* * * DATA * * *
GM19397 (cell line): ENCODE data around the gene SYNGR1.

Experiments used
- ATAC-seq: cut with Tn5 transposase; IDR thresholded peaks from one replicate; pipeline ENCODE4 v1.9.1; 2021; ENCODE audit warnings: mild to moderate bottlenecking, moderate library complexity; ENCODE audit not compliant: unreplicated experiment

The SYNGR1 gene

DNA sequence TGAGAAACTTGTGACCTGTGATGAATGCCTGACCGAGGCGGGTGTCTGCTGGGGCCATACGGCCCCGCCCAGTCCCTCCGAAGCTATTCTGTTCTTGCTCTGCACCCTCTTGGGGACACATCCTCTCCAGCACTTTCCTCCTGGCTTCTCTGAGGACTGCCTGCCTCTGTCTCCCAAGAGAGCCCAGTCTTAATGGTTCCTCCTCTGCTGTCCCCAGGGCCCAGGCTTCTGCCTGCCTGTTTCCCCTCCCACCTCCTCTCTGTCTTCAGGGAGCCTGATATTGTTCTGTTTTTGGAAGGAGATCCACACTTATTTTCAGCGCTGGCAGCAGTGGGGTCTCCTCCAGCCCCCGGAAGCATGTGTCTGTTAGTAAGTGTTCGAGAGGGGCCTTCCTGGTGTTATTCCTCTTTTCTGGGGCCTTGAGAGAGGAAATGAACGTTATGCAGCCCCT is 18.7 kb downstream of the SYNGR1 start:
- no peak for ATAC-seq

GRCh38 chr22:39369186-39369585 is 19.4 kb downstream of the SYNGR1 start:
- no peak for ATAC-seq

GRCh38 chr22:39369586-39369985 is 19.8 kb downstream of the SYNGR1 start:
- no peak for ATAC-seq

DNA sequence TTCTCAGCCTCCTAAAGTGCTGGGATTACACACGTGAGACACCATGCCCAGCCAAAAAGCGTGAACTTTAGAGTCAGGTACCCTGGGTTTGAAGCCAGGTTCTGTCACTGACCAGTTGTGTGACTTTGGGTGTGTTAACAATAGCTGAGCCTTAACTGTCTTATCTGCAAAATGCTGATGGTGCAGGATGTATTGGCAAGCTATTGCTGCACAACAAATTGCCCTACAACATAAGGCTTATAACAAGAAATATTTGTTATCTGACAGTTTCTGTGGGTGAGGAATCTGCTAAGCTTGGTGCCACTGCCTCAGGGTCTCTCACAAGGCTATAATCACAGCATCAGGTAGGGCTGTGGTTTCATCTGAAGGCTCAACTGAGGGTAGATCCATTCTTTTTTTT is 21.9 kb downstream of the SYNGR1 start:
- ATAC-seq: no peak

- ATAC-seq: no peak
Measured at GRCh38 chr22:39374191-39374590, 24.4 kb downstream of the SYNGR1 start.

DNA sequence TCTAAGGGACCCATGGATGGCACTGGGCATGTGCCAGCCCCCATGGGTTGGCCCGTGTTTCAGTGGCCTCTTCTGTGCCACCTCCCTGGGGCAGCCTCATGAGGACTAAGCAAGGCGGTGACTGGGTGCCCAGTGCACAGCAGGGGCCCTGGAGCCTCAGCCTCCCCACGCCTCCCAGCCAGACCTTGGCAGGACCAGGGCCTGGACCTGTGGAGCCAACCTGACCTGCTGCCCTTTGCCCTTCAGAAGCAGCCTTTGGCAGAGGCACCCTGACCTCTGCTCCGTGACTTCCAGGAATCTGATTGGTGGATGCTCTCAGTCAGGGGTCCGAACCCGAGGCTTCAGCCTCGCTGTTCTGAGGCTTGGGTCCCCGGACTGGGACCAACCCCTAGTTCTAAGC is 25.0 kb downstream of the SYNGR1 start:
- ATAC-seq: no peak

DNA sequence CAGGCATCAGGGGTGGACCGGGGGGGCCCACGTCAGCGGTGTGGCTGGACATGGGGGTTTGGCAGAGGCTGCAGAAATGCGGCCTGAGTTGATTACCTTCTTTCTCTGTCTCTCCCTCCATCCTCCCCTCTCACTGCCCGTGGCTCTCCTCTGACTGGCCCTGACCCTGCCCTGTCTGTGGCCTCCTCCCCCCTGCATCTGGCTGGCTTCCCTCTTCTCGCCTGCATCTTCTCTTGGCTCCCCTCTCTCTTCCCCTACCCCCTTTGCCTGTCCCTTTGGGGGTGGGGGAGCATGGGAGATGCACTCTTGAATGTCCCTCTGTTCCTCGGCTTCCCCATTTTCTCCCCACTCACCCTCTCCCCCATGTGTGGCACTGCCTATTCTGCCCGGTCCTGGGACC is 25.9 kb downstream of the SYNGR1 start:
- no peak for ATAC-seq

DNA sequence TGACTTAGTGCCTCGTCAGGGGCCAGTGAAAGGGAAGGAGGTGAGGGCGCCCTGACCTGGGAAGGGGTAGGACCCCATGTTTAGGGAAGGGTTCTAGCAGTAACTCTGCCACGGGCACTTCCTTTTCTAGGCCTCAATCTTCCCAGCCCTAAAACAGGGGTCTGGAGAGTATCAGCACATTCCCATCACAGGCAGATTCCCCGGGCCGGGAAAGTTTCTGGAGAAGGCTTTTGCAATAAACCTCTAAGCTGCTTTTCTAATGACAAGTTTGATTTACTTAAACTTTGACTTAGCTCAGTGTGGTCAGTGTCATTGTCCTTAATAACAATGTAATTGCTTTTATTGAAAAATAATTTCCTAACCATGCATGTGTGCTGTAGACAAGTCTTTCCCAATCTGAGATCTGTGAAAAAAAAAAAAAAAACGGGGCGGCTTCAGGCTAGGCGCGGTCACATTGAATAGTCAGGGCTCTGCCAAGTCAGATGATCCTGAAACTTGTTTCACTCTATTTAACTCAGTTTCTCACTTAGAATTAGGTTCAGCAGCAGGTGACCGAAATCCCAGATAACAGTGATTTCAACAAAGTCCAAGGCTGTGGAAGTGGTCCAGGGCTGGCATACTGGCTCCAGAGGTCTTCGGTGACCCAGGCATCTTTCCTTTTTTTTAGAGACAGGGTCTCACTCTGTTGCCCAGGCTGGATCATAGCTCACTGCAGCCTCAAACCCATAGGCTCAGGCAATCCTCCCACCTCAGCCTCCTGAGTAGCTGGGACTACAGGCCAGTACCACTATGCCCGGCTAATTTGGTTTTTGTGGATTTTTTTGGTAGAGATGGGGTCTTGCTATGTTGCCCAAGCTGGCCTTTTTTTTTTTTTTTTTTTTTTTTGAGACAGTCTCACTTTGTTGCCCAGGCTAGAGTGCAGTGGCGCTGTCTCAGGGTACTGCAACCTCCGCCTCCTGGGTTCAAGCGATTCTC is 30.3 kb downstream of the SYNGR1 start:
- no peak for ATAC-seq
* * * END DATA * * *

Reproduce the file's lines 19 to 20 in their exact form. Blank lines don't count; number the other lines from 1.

DNA sequence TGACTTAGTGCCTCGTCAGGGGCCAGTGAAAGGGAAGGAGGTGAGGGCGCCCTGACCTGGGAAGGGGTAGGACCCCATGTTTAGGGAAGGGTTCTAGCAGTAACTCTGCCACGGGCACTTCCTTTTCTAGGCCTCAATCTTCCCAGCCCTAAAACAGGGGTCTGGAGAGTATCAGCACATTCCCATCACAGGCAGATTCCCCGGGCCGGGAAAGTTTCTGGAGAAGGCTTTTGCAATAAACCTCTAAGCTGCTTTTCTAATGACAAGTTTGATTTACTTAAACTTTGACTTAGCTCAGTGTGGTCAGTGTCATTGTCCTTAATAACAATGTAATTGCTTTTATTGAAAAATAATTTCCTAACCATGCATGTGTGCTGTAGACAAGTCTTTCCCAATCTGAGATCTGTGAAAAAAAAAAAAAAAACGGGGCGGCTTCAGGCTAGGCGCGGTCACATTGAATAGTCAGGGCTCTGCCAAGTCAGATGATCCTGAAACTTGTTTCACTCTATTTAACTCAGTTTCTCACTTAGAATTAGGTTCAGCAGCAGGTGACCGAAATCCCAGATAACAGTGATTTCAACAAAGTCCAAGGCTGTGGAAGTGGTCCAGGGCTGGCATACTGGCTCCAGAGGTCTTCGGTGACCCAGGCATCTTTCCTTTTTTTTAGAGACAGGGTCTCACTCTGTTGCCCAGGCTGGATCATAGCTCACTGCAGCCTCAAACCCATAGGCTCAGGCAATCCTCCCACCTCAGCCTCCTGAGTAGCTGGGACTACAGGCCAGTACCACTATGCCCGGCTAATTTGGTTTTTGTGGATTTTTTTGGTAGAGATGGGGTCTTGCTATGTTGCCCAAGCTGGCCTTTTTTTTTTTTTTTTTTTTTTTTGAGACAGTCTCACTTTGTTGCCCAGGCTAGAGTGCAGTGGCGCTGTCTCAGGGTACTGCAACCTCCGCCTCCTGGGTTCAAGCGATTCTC is 30.3 kb downstream of the SYNGR1 start:
- no peak for ATAC-seq